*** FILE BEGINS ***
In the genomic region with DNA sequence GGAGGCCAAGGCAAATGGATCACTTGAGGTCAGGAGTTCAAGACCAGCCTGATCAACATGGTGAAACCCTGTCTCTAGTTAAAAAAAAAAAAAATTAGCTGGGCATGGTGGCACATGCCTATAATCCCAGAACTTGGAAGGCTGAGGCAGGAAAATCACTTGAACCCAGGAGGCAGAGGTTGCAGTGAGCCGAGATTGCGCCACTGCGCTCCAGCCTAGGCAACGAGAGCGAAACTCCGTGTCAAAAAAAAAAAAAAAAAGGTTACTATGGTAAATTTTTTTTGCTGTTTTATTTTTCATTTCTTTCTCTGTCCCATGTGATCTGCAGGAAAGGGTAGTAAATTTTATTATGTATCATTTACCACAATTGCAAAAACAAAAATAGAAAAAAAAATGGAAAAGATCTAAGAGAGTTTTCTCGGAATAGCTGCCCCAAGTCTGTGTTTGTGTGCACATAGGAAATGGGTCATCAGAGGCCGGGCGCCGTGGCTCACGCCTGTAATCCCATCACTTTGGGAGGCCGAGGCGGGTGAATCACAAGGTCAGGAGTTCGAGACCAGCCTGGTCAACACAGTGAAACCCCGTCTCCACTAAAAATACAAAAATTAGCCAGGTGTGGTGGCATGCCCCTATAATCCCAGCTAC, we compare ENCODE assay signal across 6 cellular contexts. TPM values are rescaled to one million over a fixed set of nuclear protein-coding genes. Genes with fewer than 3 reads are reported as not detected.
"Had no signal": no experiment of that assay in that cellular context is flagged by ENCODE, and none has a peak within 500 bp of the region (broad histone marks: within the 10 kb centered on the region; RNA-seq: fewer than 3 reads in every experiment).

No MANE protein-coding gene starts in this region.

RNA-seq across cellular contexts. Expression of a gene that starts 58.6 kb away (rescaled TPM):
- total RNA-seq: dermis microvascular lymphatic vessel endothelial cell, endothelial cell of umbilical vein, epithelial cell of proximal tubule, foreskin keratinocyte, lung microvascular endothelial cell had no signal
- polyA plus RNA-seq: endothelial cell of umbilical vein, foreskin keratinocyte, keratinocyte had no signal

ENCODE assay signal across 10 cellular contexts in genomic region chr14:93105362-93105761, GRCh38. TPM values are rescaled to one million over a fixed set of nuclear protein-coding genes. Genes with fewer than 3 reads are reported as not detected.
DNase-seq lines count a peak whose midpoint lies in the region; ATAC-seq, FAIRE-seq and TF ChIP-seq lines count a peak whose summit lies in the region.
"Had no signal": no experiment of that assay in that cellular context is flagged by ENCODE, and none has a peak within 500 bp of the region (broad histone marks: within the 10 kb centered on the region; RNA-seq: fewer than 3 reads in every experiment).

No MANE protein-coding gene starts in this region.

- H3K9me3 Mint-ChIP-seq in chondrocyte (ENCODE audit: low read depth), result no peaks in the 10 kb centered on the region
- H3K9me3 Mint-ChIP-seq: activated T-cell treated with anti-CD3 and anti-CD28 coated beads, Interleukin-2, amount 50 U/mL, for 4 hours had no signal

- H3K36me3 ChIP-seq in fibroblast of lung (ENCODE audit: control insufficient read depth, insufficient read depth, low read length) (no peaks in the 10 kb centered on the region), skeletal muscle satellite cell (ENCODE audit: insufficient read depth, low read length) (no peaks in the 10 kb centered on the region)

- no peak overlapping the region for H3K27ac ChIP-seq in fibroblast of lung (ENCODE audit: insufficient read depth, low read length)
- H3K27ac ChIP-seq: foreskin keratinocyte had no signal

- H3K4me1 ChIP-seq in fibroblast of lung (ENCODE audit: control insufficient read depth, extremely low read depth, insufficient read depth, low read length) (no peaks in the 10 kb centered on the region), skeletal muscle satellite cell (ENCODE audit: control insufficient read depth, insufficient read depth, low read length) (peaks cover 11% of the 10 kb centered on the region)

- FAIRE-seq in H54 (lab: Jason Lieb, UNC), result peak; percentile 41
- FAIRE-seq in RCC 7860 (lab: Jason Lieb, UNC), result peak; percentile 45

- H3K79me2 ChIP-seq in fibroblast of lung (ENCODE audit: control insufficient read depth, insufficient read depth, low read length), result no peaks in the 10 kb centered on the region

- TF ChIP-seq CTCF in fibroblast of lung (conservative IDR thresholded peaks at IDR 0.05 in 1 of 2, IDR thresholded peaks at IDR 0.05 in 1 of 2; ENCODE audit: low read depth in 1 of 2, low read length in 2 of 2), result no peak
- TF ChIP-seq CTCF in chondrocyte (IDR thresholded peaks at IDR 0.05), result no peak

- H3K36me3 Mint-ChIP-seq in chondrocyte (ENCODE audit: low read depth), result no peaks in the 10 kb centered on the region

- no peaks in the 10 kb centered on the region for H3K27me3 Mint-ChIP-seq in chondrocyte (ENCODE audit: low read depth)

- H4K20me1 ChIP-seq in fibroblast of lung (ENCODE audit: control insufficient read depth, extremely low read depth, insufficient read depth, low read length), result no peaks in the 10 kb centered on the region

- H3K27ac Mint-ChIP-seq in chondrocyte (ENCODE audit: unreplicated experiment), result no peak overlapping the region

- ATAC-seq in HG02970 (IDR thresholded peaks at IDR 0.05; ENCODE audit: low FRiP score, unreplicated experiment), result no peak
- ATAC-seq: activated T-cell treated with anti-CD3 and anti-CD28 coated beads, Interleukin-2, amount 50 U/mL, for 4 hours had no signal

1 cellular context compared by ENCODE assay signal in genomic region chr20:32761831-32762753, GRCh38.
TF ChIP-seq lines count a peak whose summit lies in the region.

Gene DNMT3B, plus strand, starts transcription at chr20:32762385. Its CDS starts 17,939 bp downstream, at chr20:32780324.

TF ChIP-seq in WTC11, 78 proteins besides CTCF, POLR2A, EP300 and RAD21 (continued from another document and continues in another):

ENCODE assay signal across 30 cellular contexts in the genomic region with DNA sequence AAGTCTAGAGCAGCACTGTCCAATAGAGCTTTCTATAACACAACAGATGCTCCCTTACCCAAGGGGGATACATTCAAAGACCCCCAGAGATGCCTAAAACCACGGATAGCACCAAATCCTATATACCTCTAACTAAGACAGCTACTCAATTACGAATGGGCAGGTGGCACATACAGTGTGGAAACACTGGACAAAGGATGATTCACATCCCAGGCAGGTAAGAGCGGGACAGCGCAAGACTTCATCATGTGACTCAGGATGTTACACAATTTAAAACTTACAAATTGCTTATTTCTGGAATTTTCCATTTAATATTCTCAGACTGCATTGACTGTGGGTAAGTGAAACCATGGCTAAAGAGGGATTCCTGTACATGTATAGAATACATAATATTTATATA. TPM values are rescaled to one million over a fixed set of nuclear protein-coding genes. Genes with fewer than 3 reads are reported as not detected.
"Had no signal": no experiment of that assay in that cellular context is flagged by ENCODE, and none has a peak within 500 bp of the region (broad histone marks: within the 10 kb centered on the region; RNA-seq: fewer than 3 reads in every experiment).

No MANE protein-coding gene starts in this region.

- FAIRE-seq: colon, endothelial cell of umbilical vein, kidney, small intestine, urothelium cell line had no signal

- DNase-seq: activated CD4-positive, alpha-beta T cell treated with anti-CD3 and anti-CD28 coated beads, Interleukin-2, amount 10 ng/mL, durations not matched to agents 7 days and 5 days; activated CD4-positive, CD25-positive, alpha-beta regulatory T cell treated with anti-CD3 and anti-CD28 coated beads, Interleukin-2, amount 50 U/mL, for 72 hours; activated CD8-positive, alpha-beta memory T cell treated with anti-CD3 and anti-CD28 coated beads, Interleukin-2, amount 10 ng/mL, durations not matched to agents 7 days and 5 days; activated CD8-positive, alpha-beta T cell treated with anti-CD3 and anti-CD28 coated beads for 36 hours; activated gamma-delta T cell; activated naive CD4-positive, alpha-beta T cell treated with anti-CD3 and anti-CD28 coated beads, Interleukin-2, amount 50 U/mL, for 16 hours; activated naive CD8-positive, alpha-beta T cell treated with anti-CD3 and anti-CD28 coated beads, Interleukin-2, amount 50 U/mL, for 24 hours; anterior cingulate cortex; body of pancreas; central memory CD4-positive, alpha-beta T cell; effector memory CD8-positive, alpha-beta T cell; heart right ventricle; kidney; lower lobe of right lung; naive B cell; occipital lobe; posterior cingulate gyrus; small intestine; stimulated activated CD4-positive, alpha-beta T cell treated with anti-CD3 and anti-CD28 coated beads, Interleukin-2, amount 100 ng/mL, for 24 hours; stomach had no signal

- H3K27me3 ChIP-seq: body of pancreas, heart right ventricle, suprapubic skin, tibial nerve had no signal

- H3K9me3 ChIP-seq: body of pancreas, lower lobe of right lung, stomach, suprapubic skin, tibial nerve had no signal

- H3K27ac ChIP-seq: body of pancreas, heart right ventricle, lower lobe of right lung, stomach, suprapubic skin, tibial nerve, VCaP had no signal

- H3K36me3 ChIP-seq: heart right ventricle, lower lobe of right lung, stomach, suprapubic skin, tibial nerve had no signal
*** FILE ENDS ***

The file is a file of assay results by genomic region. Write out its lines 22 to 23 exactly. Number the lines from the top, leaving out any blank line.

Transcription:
- H3K36me3 Mint-ChIP-seq in chondrocyte (ENCODE audit: low read depth), result no peaks in the 10 kb centered on the region

- no peaks in the 10 kb centered on the region for H3K27me3 Mint-ChIP-seq in chondrocyte (ENCODE audit: low read depth)